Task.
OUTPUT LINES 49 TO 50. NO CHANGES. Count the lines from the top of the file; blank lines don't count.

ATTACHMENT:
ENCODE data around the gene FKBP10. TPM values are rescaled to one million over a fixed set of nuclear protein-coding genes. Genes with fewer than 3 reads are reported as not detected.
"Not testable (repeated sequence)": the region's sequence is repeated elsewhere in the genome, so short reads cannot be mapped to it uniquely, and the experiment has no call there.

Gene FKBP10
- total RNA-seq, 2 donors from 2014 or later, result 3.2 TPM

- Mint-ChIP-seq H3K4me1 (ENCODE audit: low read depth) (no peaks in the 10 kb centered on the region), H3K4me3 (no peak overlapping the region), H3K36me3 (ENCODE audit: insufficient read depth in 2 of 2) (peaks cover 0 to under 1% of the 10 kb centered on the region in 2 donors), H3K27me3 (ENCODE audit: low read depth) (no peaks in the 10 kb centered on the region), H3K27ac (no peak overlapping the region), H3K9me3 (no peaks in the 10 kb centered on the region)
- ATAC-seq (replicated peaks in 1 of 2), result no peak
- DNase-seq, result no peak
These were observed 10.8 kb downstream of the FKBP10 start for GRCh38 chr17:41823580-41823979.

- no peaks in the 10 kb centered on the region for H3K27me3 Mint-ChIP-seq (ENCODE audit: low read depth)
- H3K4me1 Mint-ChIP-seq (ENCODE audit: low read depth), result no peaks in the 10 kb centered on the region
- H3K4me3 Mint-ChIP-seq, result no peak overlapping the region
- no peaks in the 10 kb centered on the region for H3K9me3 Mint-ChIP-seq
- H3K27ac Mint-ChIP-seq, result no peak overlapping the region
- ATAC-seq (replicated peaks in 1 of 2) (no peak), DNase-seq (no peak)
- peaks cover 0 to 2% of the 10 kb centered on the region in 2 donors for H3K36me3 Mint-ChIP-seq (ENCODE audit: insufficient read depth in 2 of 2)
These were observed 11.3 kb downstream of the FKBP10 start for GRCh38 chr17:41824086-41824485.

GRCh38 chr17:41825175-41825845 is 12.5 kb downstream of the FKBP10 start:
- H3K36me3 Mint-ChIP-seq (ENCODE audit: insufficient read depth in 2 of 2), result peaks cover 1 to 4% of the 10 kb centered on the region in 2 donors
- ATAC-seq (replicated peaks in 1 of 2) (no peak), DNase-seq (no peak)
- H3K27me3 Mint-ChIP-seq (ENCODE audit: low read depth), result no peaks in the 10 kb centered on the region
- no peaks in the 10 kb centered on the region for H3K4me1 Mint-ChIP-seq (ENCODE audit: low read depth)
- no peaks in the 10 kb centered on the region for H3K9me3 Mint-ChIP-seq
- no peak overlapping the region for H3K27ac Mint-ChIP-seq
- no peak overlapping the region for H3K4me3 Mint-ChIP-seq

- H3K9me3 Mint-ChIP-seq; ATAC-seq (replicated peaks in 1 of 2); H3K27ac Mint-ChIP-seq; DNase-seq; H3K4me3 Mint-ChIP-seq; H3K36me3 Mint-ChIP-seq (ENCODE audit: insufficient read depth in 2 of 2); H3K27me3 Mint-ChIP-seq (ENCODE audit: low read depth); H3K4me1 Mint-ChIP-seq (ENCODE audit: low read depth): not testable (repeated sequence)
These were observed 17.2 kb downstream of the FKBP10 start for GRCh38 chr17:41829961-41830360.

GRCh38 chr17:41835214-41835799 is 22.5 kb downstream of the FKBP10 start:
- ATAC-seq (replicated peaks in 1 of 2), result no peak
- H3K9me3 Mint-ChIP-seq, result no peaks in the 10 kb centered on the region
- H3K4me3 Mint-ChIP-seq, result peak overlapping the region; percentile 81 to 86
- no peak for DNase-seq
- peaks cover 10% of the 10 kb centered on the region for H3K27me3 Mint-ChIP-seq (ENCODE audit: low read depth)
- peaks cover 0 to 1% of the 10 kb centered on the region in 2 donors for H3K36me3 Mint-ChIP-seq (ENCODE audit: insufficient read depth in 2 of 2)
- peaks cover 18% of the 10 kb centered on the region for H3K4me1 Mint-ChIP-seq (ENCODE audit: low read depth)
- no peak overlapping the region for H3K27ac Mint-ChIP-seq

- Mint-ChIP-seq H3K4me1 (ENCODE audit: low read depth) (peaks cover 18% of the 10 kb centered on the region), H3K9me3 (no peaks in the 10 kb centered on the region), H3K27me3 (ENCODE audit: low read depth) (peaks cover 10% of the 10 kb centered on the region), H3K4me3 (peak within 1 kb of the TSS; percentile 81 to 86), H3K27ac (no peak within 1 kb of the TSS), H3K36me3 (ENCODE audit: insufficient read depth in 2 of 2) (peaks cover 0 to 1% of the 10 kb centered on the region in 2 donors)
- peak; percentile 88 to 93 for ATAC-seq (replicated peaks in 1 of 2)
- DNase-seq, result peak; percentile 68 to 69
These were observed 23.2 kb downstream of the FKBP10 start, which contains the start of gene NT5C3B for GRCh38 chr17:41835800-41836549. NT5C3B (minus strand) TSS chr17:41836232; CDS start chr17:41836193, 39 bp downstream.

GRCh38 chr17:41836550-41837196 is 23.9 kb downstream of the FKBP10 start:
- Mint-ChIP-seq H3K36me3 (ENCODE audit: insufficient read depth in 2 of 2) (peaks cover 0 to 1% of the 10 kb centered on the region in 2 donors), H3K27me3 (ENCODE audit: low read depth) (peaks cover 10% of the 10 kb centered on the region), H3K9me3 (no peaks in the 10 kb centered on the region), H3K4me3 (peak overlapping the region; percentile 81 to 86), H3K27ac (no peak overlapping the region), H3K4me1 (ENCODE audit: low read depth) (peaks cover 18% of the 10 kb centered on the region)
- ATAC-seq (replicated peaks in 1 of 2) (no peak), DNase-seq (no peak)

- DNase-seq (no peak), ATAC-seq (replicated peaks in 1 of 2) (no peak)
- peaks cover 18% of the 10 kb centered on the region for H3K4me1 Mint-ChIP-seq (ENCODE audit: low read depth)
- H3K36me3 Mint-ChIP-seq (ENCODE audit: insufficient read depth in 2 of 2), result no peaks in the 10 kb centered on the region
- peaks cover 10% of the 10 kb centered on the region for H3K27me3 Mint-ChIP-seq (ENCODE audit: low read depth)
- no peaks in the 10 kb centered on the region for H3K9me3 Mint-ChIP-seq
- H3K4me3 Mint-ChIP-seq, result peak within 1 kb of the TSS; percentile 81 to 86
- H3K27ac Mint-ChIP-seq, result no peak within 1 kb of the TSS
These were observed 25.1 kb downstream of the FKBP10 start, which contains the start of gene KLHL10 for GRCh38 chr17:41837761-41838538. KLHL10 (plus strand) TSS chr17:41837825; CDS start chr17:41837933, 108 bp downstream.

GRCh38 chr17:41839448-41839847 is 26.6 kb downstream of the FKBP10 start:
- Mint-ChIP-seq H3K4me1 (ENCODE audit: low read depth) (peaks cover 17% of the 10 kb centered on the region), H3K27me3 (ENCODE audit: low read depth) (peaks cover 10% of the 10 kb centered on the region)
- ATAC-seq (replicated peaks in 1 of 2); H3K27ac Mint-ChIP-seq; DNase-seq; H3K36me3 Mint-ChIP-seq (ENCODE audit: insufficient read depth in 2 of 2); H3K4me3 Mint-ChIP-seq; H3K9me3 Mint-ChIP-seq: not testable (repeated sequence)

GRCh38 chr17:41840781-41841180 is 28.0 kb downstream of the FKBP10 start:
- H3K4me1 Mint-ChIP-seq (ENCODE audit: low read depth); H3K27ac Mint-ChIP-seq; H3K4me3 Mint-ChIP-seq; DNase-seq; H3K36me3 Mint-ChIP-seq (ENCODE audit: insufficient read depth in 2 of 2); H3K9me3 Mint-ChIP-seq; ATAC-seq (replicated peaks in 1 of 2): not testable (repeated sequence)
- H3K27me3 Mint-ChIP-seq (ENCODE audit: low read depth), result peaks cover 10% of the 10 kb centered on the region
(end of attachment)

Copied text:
- H3K27ac Mint-ChIP-seq, result no peak within 1 kb of the TSS
These were observed 25.1 kb downstream of the FKBP10 start, which contains the start of gene KLHL10 for GRCh38 chr17:41837761-41838538. KLHL10 (plus strand) TSS chr17:41837825; CDS start chr17:41837933, 108 bp downstream.